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Pedal power in memory of father

By Josh Clarke

Jonathan Radford, 16, of Bingham, will cycle from Land’s End to John O’Groats
Jonathan Radford, 16, of Bingham, will cycle from Land’s End to John O’Groats

A teenager whose father died from a rare form of cancer is preparing for a 1,000-mile charity bike ride in his memory.

Jonathan Radford, 16, of Bingham, will cycle from Land’s End to John O’Groats over two weeks, covering around 72 miles per day.

His father, Mr Andrew Radford, died in March after fighting sarcomas for three years.

Jonathan said: "Initially, I was nervous, but now it is exciting as I know I can complete the distance, especially with friends and family to support me along the way.

"As a personal challenge, I do not want to walk any of the route, not even the hills.

"The first thought about doing the ride was brought up on the day I lost my dad, which has spurred me on to complete the challenge — to help others to not have to go through what I have."

He will be tackling the ride with his cousin, Jenny Woodward, her boyfriend, Josh Smith, and Wendy Woodward, Mr Radford’s sister-in-law, from Sunday, August 5.

They want to raise £10 per mile — £10,000 — for Sarcoma UK, a charity that researches the cause of the rare cancer and runs a helpline.

Jonathan’s mother, Susan, said: "Sarcoma is an awful form of cancer that seems to affect particularly healthy people.

"Because it is not as well-known, sarcoma cancer research does not get the help from some of the bigger cancer charities that others do. So, as a family, we would like to raise as much as possible to hopefully stop other families suffering."

Mr Radford, a chartered surveyor, who had his own business, Swordfish Properties Ltd, continued to work throughout his illness, but eventually lost his fight after cancer spread to his brain.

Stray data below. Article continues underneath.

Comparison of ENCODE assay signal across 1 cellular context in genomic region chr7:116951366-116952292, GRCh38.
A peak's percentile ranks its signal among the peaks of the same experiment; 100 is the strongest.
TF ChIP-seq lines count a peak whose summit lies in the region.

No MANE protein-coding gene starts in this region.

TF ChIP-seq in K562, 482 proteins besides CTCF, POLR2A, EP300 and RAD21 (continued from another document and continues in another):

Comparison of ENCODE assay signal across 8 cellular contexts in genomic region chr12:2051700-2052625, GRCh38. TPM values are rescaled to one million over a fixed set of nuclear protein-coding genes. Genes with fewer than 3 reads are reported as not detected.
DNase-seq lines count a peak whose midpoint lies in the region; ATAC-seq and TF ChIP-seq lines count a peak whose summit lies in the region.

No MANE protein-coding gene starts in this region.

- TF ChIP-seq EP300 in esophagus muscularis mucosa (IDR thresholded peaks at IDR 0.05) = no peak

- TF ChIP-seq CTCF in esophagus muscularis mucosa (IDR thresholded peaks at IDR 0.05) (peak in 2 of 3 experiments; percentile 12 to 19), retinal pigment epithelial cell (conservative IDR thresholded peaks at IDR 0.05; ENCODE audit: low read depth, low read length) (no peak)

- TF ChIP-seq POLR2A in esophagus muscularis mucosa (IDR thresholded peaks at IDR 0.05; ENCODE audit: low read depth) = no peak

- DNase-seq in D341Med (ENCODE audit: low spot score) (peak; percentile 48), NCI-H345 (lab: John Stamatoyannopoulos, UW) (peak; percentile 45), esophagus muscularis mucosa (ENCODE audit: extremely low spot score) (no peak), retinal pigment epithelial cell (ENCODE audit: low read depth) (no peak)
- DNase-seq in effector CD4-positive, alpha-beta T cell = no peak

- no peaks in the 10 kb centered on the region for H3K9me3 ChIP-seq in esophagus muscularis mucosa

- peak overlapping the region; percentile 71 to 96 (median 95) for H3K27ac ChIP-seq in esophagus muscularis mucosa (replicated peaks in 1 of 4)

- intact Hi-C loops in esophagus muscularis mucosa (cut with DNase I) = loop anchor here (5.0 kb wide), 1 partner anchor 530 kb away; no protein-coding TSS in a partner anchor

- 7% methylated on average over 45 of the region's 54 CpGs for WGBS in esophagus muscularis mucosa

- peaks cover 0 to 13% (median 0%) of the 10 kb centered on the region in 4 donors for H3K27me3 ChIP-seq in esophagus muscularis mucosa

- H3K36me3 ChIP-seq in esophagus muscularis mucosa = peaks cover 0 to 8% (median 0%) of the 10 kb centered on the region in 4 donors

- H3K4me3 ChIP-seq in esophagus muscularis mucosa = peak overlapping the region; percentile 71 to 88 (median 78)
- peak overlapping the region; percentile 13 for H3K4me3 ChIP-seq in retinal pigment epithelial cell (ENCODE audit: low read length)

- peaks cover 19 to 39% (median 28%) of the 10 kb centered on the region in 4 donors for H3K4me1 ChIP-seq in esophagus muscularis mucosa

Mrs Radford said: "Andrew continued to always put his family before anything else, making sure we can keep our promise to him to continue to live life and not just survive, and that our children are well provided before," Susan said.

"That meant he worked through the whole time of his illness, including dictating emails to me when he came round after his first operation."

Mr Radford died in the middle of Jonathan’s mock GCSE exams, but the teenager passed them and went on to get 11 good GCSE grades.

He is now studying A-level physics, maths, and product design at Toot Hill School, Bingham.

To prepare for the challenge, Jonathan has cycled to college every day since September and completes more than 100 miles on his bike every weekend.

He joined the Vale of Belvoir Cycling Club, which has organised a fundraising butterfly cycle ride, featuring four distances of around 25 miles, on Sunday, July 15. Proceeds will also go to Sarcoma UK.

To make a donation to Jonathan’s ride, go to www.justgiving.com/fundraising/andyd-radford


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